Transcript: Is the Sept. 11 Commission Pointing Fingers at the Wrong Folks?

This is a partial transcript of The Big Story With John Gibson, May 19, 2004, that has been edited for clarity.


RUDY GIULIANI, FMR. NEW YORK CITY MAYOR: Our enemy is not each other, but the terrorists who attacked us.


JOHN GIBSON, HOST: New York's former mayor, Rudolph Giuliani (search), America's mayor following in the weeks and months following 9/11, America's mayor, testified before the federal panel investigating the terrorist attacks. He fielded some tough questions about the way the city handled the crisis.

Richard Shierer (search) was Giuliani's director of emergency management. Mr. Shierer, today's big question, is the 9/11 Commission pointing fingers in the wrong direction?

RICHARD SHEIRER, FMR. NYC EMERGENCY MANAGEMENT DIRECTOR: Well, I think they're truly trying to make our country safer and better in the future. I think ...

GIBSON: Yes, Yes, Yes. They're blaming you, aren't they?

SHIERER: Well, I don't think they're blaming us. They really don't understand what happened that day.

GIBSON: OK, but wait a minute. Yesterday, I forget whether it was Admiral Lehman or somebody said it was a scandal the way New York responded. It was like a bunch of Boy Scouts running things. You must have come out of your chair like you had a rocket on you.

SHIERER: Well, Tom Von Essen (search) and I — I think we clearly answered in the way we needed to. We gave them the facts. He knew we were angry, there was no question about it. I thought it was inappropriate the way he asked the question. And he should have phrased it — he asked about radios. He was the secretary of the Navy. He fully understands the problems with procuring radios and radio spectrums, especially for public safety, which has been trying for, not years, but decades, to get enough spectrum to protect the citizens of our city and other cities.

I think they're trying to get information. I think some people have lost sight of the fact that 19 individuals amoral, evil, flew two planes into two buildings at 8:46 in the morning on September 11.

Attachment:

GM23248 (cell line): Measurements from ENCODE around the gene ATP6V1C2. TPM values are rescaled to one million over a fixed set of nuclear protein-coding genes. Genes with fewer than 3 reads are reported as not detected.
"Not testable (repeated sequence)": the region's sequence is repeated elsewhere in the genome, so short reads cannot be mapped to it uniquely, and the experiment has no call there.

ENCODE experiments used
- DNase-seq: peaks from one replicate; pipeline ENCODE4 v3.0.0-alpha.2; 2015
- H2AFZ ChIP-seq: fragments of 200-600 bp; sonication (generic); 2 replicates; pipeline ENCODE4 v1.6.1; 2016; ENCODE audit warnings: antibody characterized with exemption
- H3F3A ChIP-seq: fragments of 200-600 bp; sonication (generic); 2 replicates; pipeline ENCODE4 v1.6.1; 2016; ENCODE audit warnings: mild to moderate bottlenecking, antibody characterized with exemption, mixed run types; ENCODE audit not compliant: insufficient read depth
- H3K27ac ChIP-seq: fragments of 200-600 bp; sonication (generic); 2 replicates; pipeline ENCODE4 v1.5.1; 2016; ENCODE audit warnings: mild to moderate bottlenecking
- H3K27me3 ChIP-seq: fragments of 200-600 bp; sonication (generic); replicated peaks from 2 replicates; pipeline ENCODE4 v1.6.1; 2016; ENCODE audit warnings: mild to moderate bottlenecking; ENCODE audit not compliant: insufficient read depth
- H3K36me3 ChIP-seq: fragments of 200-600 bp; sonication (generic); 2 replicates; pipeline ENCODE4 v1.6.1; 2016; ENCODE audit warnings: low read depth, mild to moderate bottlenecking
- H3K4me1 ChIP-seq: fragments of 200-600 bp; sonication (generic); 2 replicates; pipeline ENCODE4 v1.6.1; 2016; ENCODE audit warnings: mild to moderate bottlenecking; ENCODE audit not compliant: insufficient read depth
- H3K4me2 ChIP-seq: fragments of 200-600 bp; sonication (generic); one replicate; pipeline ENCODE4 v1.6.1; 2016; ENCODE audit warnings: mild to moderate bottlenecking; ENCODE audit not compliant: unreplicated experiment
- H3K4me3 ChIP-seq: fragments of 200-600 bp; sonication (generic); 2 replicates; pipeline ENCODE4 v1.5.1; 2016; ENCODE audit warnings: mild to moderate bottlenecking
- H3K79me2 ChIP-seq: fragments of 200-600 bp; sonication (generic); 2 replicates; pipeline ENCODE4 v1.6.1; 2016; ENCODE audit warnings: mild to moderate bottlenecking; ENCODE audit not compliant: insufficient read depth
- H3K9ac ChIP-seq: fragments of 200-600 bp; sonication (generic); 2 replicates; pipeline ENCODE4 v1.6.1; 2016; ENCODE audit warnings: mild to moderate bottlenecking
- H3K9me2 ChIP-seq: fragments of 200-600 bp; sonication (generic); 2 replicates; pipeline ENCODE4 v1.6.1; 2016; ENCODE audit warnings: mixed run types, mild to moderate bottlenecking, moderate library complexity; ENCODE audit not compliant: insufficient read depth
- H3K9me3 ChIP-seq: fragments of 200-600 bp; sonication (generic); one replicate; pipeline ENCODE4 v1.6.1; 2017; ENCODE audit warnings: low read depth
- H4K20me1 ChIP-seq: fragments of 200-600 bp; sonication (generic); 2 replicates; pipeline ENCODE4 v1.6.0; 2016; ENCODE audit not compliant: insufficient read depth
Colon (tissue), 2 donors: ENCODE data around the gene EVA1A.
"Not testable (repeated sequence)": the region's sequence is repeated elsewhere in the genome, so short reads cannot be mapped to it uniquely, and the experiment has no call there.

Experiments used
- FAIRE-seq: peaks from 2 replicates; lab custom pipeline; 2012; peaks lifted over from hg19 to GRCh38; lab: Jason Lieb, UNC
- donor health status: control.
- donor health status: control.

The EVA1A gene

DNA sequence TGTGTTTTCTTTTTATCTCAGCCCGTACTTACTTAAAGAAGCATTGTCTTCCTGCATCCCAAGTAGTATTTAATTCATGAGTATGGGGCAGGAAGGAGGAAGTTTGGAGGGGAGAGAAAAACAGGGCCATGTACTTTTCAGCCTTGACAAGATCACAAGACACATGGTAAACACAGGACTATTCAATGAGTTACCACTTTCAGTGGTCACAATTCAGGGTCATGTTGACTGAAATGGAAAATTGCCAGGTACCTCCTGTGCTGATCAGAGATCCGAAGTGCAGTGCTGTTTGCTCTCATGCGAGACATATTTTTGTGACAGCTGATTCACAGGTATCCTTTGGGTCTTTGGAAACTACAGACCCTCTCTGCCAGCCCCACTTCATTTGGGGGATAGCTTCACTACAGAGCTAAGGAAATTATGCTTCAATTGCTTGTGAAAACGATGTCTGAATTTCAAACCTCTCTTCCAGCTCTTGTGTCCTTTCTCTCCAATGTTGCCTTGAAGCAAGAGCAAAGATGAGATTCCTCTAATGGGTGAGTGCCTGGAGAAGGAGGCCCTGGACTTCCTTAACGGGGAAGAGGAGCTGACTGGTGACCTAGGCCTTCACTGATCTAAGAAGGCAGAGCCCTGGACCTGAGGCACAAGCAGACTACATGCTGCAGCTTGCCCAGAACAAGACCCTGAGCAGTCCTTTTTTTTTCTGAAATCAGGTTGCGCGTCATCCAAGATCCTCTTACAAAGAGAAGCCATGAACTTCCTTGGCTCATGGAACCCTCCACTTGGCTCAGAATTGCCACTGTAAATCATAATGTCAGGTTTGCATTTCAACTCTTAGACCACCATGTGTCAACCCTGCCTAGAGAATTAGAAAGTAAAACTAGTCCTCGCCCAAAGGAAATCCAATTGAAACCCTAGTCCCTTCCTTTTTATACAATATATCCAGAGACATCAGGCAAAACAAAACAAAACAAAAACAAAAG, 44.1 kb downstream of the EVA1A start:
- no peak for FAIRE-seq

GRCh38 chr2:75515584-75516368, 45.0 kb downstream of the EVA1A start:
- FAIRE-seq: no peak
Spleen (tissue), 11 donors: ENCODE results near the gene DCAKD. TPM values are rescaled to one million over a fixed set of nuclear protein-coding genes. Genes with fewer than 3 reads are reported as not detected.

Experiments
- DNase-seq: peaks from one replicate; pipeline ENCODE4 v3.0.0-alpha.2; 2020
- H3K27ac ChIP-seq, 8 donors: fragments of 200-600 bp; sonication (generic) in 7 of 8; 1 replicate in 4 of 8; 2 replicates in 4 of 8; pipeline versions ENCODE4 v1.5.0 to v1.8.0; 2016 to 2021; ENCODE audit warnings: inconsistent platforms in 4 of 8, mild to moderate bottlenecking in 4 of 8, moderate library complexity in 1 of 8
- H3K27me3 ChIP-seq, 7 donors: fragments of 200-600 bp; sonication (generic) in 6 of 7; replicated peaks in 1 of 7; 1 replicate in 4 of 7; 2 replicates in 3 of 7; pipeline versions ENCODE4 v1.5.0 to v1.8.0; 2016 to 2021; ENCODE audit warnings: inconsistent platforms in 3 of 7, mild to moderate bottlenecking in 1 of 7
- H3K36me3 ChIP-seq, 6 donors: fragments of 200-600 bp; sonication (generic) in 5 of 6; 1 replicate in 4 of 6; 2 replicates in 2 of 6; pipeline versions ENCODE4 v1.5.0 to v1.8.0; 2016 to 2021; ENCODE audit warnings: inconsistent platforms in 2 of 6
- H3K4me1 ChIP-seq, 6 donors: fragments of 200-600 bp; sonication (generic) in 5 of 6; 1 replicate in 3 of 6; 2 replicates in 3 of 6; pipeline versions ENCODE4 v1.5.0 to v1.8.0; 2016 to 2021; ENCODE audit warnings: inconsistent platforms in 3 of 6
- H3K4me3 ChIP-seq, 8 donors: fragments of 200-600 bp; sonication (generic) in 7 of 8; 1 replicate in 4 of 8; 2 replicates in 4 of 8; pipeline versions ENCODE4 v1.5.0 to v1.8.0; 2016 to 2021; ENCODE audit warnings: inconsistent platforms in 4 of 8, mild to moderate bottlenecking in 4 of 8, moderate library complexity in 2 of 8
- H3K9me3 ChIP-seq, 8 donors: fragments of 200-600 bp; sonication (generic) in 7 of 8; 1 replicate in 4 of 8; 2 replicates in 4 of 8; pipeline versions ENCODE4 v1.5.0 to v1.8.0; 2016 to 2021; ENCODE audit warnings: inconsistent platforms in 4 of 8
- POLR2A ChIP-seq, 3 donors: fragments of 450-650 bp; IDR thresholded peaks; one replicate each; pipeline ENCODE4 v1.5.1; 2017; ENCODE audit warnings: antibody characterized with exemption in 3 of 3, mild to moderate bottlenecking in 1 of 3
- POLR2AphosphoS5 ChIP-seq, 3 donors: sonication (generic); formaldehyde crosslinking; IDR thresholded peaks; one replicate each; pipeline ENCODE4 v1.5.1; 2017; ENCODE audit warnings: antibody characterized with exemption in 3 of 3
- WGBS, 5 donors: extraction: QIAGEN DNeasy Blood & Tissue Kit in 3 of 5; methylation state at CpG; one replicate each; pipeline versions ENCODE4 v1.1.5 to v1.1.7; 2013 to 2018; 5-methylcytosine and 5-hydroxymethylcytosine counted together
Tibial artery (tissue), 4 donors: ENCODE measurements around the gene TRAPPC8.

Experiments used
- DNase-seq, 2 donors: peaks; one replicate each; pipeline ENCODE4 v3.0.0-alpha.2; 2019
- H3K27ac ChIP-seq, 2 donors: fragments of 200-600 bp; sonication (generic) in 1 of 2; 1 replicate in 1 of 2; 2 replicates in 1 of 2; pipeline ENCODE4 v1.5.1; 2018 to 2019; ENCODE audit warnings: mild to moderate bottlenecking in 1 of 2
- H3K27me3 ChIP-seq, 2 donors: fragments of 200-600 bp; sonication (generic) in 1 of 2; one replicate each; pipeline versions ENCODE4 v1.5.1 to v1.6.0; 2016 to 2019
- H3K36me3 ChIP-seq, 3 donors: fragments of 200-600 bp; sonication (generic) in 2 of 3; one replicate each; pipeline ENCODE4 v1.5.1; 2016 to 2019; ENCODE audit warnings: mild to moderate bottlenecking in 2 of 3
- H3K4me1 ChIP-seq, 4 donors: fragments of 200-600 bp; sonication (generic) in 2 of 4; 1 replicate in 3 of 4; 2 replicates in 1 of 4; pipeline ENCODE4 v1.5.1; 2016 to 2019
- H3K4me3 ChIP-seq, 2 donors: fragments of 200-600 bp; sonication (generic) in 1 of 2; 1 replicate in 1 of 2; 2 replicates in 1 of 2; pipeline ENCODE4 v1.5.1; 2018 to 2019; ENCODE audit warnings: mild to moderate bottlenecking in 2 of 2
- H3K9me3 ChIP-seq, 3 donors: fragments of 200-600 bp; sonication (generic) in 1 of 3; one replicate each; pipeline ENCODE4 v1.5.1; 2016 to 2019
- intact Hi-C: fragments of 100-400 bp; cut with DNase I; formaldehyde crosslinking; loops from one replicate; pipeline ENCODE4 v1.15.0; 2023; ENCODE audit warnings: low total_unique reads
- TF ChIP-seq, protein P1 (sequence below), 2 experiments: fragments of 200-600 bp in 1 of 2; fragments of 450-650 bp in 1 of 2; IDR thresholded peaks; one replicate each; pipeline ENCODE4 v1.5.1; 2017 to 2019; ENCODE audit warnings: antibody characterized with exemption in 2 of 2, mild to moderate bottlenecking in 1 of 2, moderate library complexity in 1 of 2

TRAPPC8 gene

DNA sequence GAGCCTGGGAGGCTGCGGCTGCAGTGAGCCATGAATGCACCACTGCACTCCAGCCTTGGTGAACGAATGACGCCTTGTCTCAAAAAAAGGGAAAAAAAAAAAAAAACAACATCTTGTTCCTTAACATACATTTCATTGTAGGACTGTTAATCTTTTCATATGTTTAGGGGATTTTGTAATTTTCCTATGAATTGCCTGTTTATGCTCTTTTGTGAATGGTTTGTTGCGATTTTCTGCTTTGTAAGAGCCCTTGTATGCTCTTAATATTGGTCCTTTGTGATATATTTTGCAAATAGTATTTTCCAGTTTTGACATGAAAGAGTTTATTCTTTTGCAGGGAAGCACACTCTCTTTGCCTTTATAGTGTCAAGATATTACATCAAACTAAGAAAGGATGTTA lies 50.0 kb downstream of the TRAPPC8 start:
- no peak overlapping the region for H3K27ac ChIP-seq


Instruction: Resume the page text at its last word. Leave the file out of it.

And an hour and 42 minutes later, those buildings collapsed. And I think they really need to look long and hard as to how we can be sure in the future we will know if something is planned, how we can prepare for something like this. If you look in the rearview mirror now, but 9/11 was a new day for those ...

GIBSON: There seemed to be a hint among the commissioners that New York's emergency planning management system, you, and the mayor at the time and others, should have known this was coming. Should have known there were hints. Should have known there were warnings.

SHIERER: We were prepared for chem-, bio-conventional attacks. Nobody was ever, ever given any inclination of an attack using aircraft as missiles into buildings. We planned for airplane crashes both on the ground and in the water. We plan for building collapses and high-rise fires. We plan for every emergency that New York City will face. But if we know, if we had an inkling that this was a possibility, we would have drilled on it. We would have practiced. We would have done everything we could to be prepared for it, even if we did not know exactly where they were going to attack.

GIBSON: There seemed to be a worry also that the way this operated was largely fortuitous in a way. That all the leaders of the city's emergency structure, the mayor and the heads of police, fire department, you, got together and were able to have a little command center that moved around. But if one chunk of concrete had fallen on Rudy Giuliani, or you or somebody else that the whole thing would have fallen apart, is that true?

SHIERER: No. There is nothing fortuitous about it. It was very well planned. Our succession plan both for the highest levels of government, the mayor, and for people like me is very well in place and embedded. It goes very deep to make sure that if something does happen, the city continues. That was implemented to the degree it needed to be right away. Yet we were very fortunate, but I believe that is more fate than anything else.

GIBSON: Richard Shierer was the director of emergency management in the Giuliani administration. Mr. Shierer, thank you very much. Appreciate you coming on.

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